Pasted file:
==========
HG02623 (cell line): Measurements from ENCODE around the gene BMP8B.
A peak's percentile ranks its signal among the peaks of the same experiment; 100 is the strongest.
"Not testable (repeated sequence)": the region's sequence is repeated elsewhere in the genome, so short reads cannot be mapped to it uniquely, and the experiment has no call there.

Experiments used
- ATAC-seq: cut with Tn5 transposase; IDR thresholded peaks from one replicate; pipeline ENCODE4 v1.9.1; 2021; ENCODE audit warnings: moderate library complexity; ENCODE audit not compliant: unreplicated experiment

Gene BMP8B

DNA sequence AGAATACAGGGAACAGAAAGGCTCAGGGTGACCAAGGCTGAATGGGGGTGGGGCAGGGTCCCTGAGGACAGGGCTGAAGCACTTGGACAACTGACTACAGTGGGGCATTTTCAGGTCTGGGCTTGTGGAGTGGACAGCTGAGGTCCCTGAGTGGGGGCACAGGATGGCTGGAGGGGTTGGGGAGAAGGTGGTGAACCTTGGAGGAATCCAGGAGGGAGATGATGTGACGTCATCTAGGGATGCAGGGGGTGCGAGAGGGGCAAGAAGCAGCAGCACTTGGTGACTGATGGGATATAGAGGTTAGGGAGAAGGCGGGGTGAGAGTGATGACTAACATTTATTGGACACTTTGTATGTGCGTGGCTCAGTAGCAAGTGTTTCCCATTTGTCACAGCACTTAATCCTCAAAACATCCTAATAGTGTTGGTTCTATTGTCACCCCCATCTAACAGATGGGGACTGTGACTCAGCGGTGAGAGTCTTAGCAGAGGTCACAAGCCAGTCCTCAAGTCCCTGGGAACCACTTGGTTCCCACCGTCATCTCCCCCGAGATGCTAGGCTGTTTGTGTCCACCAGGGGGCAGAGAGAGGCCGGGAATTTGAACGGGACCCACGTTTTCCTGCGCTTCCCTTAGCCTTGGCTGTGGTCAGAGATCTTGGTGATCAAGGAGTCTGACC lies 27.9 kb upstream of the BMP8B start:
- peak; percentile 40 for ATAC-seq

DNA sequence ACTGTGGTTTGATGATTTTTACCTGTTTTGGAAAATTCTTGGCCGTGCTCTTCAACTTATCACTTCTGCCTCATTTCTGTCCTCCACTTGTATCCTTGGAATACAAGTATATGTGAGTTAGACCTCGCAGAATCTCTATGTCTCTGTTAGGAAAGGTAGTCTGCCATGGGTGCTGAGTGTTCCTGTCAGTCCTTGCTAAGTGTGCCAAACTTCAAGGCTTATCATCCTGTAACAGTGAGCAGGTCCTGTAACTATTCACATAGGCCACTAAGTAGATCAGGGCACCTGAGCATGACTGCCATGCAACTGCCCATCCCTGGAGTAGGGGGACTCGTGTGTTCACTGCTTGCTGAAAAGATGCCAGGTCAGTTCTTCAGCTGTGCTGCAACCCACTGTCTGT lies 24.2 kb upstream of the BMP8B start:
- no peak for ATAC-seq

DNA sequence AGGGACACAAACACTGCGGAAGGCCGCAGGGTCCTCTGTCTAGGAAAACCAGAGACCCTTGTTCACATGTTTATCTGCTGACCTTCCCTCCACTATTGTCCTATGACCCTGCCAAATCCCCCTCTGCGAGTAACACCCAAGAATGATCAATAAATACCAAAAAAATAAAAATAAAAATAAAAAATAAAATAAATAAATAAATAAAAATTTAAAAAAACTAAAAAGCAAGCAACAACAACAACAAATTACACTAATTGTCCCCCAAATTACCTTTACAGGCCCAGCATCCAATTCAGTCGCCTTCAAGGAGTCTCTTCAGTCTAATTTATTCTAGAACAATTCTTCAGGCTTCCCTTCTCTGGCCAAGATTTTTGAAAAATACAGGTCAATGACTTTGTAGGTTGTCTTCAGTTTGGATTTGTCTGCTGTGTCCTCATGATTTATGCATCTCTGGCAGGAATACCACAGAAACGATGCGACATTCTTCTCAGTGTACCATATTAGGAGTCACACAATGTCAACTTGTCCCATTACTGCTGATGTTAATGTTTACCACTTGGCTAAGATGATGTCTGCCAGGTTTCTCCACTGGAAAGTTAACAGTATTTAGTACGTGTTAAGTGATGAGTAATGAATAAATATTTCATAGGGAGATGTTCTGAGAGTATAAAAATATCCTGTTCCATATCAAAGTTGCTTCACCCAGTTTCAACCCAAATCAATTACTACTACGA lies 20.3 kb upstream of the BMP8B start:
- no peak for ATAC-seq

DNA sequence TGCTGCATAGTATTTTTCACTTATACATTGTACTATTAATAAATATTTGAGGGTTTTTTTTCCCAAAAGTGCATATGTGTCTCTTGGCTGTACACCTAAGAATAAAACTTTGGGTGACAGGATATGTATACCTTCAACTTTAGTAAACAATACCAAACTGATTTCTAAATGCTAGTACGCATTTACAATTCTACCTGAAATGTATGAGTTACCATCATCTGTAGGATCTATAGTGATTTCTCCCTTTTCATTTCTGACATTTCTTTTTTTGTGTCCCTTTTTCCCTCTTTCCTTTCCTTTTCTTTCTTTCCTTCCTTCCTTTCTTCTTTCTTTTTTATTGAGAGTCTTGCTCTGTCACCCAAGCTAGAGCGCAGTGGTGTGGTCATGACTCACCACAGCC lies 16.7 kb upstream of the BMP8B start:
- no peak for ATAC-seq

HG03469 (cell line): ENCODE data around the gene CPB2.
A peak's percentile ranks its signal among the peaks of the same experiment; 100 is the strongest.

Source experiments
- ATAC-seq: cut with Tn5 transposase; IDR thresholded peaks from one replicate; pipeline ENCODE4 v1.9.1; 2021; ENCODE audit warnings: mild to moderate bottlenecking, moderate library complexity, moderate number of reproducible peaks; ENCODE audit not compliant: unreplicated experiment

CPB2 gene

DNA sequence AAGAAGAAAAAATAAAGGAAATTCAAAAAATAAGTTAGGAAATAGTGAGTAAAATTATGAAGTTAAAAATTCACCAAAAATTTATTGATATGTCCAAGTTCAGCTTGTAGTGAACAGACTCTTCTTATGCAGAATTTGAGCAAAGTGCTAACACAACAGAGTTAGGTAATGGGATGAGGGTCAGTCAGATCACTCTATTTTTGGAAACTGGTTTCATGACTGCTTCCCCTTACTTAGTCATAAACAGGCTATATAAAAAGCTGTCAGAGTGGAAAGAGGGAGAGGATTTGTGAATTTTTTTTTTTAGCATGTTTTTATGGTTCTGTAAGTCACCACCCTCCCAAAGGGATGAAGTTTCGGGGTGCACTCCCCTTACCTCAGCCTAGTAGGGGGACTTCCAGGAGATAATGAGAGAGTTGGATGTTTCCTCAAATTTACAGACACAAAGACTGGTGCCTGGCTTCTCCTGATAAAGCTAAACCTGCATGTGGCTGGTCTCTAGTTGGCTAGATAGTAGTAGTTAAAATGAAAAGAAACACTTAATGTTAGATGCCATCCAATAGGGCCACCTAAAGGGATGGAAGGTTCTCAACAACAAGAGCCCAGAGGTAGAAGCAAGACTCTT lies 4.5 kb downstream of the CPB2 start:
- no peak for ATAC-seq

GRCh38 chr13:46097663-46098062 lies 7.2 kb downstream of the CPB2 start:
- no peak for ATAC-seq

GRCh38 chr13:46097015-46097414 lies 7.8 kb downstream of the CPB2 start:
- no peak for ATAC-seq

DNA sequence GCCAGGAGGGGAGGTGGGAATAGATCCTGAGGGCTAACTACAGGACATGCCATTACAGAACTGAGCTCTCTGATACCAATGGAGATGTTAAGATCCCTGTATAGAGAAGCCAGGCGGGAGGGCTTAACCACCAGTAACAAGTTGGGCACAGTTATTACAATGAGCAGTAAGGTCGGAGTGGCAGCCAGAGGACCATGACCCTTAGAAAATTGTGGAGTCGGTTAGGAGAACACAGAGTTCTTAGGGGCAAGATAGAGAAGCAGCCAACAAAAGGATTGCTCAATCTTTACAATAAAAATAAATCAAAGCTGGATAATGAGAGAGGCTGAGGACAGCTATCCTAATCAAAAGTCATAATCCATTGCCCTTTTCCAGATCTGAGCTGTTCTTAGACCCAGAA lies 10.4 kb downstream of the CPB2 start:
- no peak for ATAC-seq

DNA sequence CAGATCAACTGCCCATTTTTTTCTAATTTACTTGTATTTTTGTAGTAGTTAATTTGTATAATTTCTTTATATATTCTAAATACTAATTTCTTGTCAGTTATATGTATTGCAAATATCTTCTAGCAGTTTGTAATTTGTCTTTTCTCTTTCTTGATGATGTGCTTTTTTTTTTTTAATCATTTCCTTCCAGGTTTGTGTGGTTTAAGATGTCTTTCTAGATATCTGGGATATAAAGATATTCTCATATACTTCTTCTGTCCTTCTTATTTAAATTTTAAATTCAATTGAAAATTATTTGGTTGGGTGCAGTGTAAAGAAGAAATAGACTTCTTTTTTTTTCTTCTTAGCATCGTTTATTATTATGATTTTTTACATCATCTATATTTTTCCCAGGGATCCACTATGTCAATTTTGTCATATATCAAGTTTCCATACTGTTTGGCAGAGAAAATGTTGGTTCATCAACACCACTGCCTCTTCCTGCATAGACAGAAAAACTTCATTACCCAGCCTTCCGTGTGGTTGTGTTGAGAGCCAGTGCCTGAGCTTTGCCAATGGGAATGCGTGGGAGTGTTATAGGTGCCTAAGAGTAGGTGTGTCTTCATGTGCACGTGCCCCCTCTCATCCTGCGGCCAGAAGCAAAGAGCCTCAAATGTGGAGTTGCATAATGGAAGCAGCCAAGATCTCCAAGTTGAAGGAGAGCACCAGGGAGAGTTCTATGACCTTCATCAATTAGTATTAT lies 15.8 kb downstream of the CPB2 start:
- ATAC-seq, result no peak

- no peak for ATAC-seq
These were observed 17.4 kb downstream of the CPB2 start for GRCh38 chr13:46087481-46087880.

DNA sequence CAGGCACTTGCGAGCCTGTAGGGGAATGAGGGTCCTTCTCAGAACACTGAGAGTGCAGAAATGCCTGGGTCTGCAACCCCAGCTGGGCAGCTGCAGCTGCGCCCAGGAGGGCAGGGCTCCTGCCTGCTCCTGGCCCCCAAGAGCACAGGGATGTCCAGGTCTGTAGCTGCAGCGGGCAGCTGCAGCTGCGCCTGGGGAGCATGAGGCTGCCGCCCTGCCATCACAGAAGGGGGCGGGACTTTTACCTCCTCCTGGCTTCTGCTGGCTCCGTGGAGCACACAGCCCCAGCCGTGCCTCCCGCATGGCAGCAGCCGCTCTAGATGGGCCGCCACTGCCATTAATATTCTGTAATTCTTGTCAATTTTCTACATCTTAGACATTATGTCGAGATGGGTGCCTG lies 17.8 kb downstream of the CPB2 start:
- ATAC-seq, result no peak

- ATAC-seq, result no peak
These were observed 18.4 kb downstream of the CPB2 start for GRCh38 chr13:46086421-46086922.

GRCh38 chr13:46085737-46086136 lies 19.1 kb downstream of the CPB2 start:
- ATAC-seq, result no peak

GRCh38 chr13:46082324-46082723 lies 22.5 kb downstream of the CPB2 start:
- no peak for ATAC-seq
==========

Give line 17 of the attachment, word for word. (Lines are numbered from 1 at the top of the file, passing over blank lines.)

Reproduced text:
Source experiments